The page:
By this time 65 children were attending school and a family who lived in the colonia built an addition to their shack and offered their “living room” to use as a school. Lynch used that room until a school was built a year-and-a-half later. The one-room preschool/kindergarten and a medical clinic was a boost to the community. Lynch taught kindergarten, English and basic literacy. He explained his main focus was teaching culture to the children. “My main thing was to take them out of the garbage dump, to the world beyond,” he said. Lynch felt the children were too secluded. Public transportation was two miles away and and a small convenience store was half a mile away. He would take them to the city and to businesses where children could get a chance to see the different jobs. In 1985 Lynch received a grant to bring four children to New York for Christmas. That was when things started to change. In 1998 he developed a not-for-profit organization called Responsibility. “I was [teaching] out of the goodness of my heart with no salary. I was turning 40, so either I go back to teaching in California or develop a non-profit and get a salary,” he explained. Both of those goals became a reality with the creation of Responsibility and getting a job at Southwestern College. Fast forward to 1991, the Colonia Pan Americano moved to another neighborhood called Fausto Gonzalez, the site of the new dump. That’s where Lynch built a new school in 1992. He contacted the Mexican department of education to see if it would partner to build the school. “If we proved the children would go to school they’d take over,” he recalled them saying. That’s what happened in 1994.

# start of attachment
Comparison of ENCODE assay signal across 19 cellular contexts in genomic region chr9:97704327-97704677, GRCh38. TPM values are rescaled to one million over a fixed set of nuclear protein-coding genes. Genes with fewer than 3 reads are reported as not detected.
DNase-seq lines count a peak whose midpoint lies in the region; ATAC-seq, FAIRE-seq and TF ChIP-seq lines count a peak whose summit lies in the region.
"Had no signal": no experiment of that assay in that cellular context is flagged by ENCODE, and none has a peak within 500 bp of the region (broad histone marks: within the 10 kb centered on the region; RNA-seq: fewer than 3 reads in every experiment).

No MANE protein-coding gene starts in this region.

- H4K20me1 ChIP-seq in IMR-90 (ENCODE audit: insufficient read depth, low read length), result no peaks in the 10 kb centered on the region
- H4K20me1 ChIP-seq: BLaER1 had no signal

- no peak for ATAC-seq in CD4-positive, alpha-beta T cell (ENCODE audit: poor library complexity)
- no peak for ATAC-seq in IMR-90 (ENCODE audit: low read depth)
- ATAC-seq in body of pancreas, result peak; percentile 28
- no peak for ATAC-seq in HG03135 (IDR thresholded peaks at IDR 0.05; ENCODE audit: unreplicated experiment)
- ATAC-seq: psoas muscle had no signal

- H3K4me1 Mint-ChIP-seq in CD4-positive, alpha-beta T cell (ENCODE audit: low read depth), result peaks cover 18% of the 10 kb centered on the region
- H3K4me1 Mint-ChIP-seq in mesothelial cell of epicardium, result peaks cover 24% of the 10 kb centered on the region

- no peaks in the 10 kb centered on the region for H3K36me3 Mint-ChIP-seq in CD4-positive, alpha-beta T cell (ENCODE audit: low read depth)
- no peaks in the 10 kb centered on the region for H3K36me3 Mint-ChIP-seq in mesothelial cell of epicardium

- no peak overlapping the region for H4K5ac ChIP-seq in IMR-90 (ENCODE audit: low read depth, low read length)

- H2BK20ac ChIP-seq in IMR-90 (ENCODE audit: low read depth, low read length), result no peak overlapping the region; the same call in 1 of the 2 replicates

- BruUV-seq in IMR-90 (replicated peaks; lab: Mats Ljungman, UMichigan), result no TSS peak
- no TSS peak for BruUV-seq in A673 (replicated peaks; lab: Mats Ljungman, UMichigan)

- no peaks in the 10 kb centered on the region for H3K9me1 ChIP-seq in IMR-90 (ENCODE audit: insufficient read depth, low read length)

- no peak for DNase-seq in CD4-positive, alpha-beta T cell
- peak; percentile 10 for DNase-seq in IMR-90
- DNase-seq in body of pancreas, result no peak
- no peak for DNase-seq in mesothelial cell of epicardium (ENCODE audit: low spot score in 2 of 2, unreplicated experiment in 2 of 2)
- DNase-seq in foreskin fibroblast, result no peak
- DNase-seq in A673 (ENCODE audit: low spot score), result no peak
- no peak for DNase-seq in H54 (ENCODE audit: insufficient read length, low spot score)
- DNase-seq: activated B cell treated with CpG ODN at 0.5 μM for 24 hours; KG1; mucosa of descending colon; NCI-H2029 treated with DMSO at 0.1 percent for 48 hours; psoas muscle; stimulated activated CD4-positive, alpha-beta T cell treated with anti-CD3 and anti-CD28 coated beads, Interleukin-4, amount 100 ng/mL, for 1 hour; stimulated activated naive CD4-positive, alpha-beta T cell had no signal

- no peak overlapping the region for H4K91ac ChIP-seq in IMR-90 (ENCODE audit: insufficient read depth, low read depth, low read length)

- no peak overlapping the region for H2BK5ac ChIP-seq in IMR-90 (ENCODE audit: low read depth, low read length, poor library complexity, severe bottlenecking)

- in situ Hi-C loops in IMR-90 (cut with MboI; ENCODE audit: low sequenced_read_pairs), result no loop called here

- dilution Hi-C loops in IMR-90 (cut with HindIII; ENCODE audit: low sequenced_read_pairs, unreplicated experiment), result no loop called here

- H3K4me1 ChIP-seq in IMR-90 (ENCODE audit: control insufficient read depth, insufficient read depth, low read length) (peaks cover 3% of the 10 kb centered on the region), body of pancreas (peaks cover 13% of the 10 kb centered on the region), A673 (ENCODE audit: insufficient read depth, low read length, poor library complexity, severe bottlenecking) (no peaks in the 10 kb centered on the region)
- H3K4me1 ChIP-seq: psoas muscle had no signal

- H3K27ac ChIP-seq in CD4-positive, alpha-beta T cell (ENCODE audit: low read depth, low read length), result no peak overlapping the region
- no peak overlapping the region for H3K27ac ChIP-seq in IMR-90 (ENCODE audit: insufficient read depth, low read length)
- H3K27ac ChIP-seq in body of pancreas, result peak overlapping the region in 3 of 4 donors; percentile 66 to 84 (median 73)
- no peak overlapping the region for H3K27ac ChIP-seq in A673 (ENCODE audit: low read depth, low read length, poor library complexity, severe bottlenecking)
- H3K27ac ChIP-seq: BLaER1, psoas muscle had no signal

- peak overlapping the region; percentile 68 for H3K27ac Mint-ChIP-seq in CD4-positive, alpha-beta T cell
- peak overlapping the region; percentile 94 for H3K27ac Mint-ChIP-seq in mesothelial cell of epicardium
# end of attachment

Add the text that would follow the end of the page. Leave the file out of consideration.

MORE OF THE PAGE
In the meantime, newspapers and television stations took notice of Lynch’s work and in 1990 TV personality Bill O’Reilly went to Tijuana to interview him twice. That was a boost to the organization. “The money Bill O’Reilly raised paid for the first school,” he said. After the the government took over the first school, Home Depot donated materials to build a second school. The third school was built with donations made by a group of Lynch’s friends from Rancho Santa Fe. The fourth school was built on the site of the third that was torn down because of a need for more space. It was funded by NRG, an energy company. NRG funded the school after one of the company’s employees went to see a musical called “Responsibility” written about Lynch and his work.

All the teachers at the school are Mexican. One of his former students, Felipe is now a teacher at Lynch’s school. “He started school between the age of 9 and 11. He was a garbage picker and had no birth certificate but a certificate of remembrance. He went through my English classes, then Mexican culture,” said Lynch. Felipe went on to teach at private schools, but then approached Lynch and told him he wanted to teach preschool with him.